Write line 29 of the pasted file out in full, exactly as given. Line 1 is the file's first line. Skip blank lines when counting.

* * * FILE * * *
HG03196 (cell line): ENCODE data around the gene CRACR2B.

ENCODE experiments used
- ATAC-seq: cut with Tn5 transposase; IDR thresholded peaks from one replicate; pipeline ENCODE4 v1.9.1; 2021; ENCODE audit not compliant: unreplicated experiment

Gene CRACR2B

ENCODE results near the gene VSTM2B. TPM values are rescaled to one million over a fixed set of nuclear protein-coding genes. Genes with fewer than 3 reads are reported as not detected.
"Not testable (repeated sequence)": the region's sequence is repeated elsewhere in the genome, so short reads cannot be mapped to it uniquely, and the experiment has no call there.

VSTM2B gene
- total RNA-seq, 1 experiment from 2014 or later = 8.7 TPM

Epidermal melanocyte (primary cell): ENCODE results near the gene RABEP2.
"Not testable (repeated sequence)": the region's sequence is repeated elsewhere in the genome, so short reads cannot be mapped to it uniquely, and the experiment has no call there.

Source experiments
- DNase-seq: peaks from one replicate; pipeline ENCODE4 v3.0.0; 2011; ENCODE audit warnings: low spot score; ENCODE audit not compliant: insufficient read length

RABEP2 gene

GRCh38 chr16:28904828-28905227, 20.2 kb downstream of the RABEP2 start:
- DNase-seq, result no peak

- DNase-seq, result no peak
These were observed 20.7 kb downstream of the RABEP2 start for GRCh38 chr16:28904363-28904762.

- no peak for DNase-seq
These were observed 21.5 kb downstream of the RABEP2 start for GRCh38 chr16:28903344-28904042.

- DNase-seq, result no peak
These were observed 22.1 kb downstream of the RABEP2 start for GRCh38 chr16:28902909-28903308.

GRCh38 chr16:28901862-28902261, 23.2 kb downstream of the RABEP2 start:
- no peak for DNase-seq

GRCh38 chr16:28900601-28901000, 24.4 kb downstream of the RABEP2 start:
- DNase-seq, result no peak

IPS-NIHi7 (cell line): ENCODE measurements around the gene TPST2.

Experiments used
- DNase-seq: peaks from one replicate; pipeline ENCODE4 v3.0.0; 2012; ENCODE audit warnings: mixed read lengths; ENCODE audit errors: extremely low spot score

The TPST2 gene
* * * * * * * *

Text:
The TPST2 gene